The Story[edit | edit source]
Will Carlson is a twenty-something loser who lives in a rundown neighborhood, where he ekes out a living as a birthday party clown in order to pay the rent for his abusive mother's nursing home and the mortgage on his rundown house. Despite the difficulties of the job, clowning is Will's one escape from the realities of his miserable existence: Will genuinely likes kids, and takes great joy from making them happy on their birthdays.
Struggling to make ends meet, but not wanting to give up his dream job, Will comes up with the idea to be a "bachelor party clown." Will's idea is that men throwing bachelor parties can hire him as well as a stripper; Will will enter the room prior to the "real" entertainment, wearing clown makeup and lingerie, tricking the bachelor into thinking that there was a mix-up and a gay stripper has been sent in lieu of a female one. After a few moments, the real stripper will enter, and everyone will have a laugh. Will invents the persona of Vulgar the Clown (after his friend tells him that the entire idea is "vulgar") and solicits himself in the want-ads. Before long, he is hired to appear at a bachelor party being held at a nearby seedy motel.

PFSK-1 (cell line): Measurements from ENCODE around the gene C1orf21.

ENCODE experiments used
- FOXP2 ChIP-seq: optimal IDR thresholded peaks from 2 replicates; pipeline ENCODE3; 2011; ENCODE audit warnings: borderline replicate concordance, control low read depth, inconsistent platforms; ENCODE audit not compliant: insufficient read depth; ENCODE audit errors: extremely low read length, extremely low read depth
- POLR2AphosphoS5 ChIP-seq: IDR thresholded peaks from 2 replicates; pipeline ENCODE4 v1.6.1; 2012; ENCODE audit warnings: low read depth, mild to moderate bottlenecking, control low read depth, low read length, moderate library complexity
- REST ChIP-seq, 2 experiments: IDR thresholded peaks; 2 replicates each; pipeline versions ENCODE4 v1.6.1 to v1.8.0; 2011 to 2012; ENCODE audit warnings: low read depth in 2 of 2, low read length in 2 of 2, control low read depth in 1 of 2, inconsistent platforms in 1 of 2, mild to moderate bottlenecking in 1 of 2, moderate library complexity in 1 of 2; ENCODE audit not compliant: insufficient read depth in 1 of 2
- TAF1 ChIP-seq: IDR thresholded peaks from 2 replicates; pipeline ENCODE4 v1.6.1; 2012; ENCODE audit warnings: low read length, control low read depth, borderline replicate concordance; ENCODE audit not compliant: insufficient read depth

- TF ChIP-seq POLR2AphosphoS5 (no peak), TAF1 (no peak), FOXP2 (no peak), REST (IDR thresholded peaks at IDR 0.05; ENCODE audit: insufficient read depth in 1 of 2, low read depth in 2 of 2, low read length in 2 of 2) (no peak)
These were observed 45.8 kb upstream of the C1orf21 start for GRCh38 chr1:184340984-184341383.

When Will arrives for the party-- wearing a teddy, garters, clown makeup, and a trench-coat-- he is attacked and brutally beaten by a middle ages man ,Ed, and his sons Gino and Frankie. The three men then proceed to gang rape Will, taking turns videotaping the attack. The trio hold Will hostage in the motel room for an indeterminate amount of time, during which they subject him to a series of violent and humiliating sexual assaults. Once it's over, the men let Will go, telling him that if he goes to the police and tells them what happened, the authorities will question the attack, as Will believed he was attending a bachelor party while dressed in women's lingerie. A tearful Will goes home and spends the remainder of the night and part of the next morning crying while he washes himself clean in the bathtub. It is implied that he contemplates suicide, as he slices himself with a piece of the mirror he himself breaks in a fit of rage.